Before I continue, I should clarify that, when Thai is Anglicized, ‘ph’ is pronounced with a ‘p’ sound and not an ‘f’ sound, so ‘Phuket’ is pronounced ‘Poo-kett’ and not ‘Fuck it’. Just thought I’d mention that.
So, Phuket is known as a resort area and good base from which to enjoy islands and beaches. However, this includes beaches like Patong, famous for partying, bars and crowds, and islands like Koh Phi-Phi, the shooting location for the movie The Beach and now one of the most visited islands in the country, charitably described by my travel guide book as, “still very nice.” Anyway, I had exactly no interest in seeing or visiting these areas, but a bit of research convinced me that Phuket had tons more to offer than simply boozing on beaches with sunbathers and jet ski enthusiasts.
I zeroed in on Phuket Town, which boasts a thriving Old Town complete with lovely Sino-Portuguese architecture. Colorful shop-houses line the streets and house tiny stores and restaurants at street level, but simply cast your eyes upwards to admire the candy-hued second stories, the blues and reds and yellows and greens etched with intricate detailing of European and Chinese influence.
More relevant to my own choice of base, Phuket Town is quiet, the streets virtually deserted by 9pm, the town boasting an impressive array of cafés instead of bars. In fact, the town’s café culture is worth exploring just for the design and decorative elements alone. B(ook)hebian sports shelves of books and an upstairs local art gallery; Gallery Café also showcases art and a quirky decor; and Mach-iatto has a classier vibe, with a chandelier and black and white murals. There are bars in Phuket, of course, and they tend to be on the trendier side and, as such, more expensive, but they’re also fairly relaxed.
Despite this, Phuket Town certainly isn’t sleepy or boring (at least by my standards and for my tastes). As is usual for Thailand in general, locals will be seated on plastic chairs and eating inexpensive food until midnight, and weekends feature a day and night market during which it seems the entire town turns up to fill Thanon Thanang, eat freshly made snacks, and enjoy live music. The entire town actually dons new colors the moment the sun goes down, the shop-houses lit up with flood lights, their colors contrasting beautifully with the night sky.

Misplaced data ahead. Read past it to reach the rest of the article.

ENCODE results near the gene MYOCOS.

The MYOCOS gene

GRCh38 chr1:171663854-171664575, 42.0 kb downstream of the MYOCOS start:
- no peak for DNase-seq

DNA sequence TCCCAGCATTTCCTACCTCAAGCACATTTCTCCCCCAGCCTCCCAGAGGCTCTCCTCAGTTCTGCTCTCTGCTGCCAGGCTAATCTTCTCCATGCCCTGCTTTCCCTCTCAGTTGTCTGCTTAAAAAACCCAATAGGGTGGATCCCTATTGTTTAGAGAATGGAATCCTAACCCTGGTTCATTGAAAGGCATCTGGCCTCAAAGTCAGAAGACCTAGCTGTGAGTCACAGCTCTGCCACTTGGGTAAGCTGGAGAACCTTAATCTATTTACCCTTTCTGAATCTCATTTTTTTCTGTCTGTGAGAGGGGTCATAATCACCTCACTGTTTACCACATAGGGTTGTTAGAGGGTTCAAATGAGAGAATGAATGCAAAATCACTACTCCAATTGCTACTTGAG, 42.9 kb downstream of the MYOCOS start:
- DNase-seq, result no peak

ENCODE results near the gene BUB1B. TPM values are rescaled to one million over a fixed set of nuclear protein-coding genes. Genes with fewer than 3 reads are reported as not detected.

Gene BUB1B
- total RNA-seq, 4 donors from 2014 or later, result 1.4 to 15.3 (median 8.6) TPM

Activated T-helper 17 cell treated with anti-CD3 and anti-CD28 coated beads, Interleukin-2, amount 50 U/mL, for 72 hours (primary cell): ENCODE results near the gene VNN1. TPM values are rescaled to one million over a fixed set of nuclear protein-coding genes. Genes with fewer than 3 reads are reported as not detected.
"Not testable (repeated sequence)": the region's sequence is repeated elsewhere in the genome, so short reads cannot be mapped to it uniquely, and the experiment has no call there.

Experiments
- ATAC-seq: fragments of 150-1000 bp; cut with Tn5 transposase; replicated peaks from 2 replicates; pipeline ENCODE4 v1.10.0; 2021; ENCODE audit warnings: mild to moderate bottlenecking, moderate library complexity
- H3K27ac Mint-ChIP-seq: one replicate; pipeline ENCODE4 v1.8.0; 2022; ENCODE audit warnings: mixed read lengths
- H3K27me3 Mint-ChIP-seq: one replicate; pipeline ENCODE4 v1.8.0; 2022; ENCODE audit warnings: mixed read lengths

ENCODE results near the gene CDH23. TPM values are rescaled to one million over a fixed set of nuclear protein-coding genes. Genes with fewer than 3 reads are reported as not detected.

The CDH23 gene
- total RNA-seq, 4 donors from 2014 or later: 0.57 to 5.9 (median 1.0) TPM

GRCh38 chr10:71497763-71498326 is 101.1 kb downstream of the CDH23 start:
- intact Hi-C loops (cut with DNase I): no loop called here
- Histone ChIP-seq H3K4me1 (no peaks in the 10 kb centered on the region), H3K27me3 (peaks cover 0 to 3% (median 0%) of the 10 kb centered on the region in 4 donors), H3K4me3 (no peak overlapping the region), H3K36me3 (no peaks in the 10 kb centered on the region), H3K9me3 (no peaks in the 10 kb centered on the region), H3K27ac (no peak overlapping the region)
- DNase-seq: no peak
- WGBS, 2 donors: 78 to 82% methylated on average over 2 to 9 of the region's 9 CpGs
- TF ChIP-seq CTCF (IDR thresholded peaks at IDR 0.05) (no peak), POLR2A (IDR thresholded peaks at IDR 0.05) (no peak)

The guesthouse I chose was run by a small family that helped me navigate the island and fed me mangosteen, a local fruit that looks like a small, round eggplant but tastes like a cross between a green grape and citrus, now one of my favorite fruits of all time. Help was occasionally needed, especially given the cost of transportation on Phuket. Generally speaking, taxis on Phuket are six to seven times the price of those in Bangkok. In fact, until recently, they were considered a form of organized crime. The new military government has cracked down on this kind of price fixing, but the cost is still incredibly high. To make matters worse, public transport on the island is inefficient and uncomfortable, so you kinda have to rely on taxis. Luckily, a colleague had decided to join me in Phuket Town and our plans matched up nicely, so we shared transportation wherever we went, halving the cost for each of us.
In addition to simply enjoying the town’s look and feel, we climbed to the top of a small mountain, a short walk that offered great views over the city and all the way to the nearby islands. On the way back, we stopped in at a nearby temple where locals were celebrating the start of Buddhist Lent. Unfortunately, the candles celebrants lit weren’t enough for my camera and my photos of the event didn’t really turn out.
Still, Phuket Town proved stunningly photogenic, with its buildings’ colorful facades, its night market and even its “regular” local market, which we found by following a random alley to a partially enclosed courtyard. By wandering into similarly random alleys, I was able to photograph a few locals doing their local thing, including men scrutinizing pendants and gems at the tiny amulet market and a child playing ghost with her mother’s laundry. We also visited a small but lovely Chinese-style Buddhist shrine.
As for food, we ate at the same Malaysian roti place every morning; their coffee was excellent and the food delicious and cheap. We also tried a few recommended restaurants, like The Cook, which served Thai-Italian fusion, including Tum-yam (spicy soup) pizza.
Overall, Phuket Town was a great place to visit and an excellent base from which to explore the area, especially if looking for a quieter spot far from the partiers and boozers and crowded beaches, but with plenty of things to see and do.